FORT MYERS, Fla. — The fallout continues after the deadly beating of 29-year-old Trye Nichols in Memphis.
The police department announcing more officers have been relieved of duty in connection with the case, bringing the total to seven.
Two EMTS and a Lieutenant were also fired by the fire department. The EMTS were fired for failing to provide basic aid to Nichols as he lay slumped against a police cruiser visibly in distress and the Lieutenant for not getting out of the vehicle.
Nichols funeral is Wednesday in Memphis and Reverend Al Sharpton is expected to deliver the Eulogy.
In downtown Fort Myers, outside of the public library, there will be a vigil honoring the life of Nichols Wednesday at 5:30.
“Of course, we aren't related to Tyre Nichols by blood however there is a collective mourning," said Chantel Rhodes, one of the organizers for the vigil.
That collective mourning is one of the key reasons she says is behind the vigil honoring the 29-year-old.
“The city of Fort Myers recently has been showing up for social justice in a way I don't think we have seen in a very long time,” Rhodes said.
A movement she says started in 2020 after George Floyd's death. She added that the vigil is for the community to come together, mourn, and stand with those who are standing for justice.
“There was nothing legal with what they did," said Dr. David Thomas.
Thomas is a former police Chief and is currently an FGCU Forensic Science professor. He says with the release of the video showing the moments leading up to Nichols' death, he feels the conversation is evolving into looking at the system.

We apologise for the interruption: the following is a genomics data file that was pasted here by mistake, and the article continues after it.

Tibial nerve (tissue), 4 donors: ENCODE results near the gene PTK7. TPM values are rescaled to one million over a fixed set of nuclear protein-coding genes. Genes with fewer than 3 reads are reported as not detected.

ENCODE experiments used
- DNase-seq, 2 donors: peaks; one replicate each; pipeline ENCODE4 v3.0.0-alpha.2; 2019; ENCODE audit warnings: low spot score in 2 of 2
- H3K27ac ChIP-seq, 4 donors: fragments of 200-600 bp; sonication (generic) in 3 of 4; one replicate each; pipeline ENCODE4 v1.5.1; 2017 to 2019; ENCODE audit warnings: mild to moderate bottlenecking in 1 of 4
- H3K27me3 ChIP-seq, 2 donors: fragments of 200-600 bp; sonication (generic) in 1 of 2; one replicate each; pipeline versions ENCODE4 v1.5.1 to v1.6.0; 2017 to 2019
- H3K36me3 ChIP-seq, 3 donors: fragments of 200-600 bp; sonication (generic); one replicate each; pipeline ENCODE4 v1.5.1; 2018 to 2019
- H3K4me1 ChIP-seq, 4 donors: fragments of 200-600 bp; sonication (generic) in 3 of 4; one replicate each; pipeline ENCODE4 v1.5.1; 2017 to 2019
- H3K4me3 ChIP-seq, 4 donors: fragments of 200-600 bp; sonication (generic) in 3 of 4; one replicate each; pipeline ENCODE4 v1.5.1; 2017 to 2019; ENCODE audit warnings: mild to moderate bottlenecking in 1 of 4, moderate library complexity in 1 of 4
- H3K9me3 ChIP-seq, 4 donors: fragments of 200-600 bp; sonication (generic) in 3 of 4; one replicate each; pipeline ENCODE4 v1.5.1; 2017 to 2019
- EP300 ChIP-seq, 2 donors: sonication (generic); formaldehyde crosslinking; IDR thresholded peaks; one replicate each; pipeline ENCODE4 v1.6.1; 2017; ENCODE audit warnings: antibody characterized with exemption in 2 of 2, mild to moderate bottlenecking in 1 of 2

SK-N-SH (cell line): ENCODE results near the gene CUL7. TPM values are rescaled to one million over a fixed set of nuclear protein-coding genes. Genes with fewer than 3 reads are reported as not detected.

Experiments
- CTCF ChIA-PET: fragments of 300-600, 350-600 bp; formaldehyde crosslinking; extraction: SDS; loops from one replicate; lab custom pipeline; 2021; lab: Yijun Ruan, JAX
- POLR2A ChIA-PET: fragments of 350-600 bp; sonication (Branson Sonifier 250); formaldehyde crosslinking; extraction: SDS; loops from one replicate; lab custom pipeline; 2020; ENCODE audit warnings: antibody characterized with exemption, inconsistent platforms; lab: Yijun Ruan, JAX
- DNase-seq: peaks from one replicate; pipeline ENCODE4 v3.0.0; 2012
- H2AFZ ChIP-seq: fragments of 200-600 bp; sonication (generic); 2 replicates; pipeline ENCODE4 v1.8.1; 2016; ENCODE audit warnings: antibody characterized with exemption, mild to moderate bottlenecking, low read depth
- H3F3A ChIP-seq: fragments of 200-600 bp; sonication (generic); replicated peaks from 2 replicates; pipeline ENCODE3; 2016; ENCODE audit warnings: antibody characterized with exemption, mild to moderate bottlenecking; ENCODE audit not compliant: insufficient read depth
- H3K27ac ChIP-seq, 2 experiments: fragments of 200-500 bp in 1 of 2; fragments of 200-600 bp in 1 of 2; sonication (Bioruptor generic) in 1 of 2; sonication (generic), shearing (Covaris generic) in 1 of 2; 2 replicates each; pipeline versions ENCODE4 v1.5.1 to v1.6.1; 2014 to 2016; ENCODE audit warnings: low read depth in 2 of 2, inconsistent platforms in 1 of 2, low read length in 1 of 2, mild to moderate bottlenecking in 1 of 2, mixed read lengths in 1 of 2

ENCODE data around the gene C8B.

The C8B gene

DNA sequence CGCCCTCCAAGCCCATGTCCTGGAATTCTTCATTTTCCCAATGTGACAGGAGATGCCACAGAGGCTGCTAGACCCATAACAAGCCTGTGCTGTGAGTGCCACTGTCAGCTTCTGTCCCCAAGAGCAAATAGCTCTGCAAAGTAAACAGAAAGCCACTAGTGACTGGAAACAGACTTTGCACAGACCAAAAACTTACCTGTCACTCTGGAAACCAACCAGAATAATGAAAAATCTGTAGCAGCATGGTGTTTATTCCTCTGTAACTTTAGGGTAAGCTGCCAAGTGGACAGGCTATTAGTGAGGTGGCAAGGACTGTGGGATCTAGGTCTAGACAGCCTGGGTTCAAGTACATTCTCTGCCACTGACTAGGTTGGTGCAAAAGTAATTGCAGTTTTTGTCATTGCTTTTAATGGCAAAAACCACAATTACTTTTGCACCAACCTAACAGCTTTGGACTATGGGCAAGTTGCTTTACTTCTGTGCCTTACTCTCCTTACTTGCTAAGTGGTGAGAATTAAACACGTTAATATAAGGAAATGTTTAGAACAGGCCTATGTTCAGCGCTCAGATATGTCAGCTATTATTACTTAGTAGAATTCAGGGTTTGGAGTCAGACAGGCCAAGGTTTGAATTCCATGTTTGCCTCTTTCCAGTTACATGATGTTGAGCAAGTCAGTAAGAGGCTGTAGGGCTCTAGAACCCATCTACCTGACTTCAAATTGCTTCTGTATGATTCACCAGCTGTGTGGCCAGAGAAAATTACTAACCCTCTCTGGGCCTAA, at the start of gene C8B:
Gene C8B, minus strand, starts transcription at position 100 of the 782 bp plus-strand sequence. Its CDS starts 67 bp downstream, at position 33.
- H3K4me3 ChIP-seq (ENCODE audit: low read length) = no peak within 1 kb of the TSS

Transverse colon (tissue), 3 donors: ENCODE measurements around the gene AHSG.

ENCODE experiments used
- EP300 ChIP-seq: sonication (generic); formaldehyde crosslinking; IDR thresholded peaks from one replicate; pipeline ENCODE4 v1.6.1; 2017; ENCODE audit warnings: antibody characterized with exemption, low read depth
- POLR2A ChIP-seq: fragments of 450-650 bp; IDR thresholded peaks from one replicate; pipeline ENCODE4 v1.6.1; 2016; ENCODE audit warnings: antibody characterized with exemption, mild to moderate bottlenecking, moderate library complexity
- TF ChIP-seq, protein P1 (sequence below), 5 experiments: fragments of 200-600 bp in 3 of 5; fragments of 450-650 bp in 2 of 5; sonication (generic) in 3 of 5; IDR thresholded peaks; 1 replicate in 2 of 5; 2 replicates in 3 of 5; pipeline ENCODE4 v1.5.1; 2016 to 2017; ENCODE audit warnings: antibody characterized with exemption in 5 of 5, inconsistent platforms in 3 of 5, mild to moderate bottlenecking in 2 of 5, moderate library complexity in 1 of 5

"In the past, the media always made it an issue of it being black and white, it was always about race," Dr. Thomas said. "For the first time, you get to see that it's about the police culture.”
Thomas says that culture means specialized units like the now disbanded Scorpio unit that stopped Nichols—-not an entire police department.
Fort Myers Police Department, which emphasized officer training did react to Wednesday's vigil.
In part the department stated :
"FMPD always stands ready to ensure anyone who wants to exercise their first amendment right has a safe place to do that. We have a successful history of working with protesters to ensure their voices are heard while keeping them and our community safe. We urge anyone who wants to exercise their rights to do so peacefully."
“I can honestly say that I appreciate their efforts too are a community feel seen in a time in justice,” Rhodes said. “I remember when Chief Diggs offered a similar situation at the time that George Floyd was murdered and what that said to us was that they were willing to open that door of conversation.”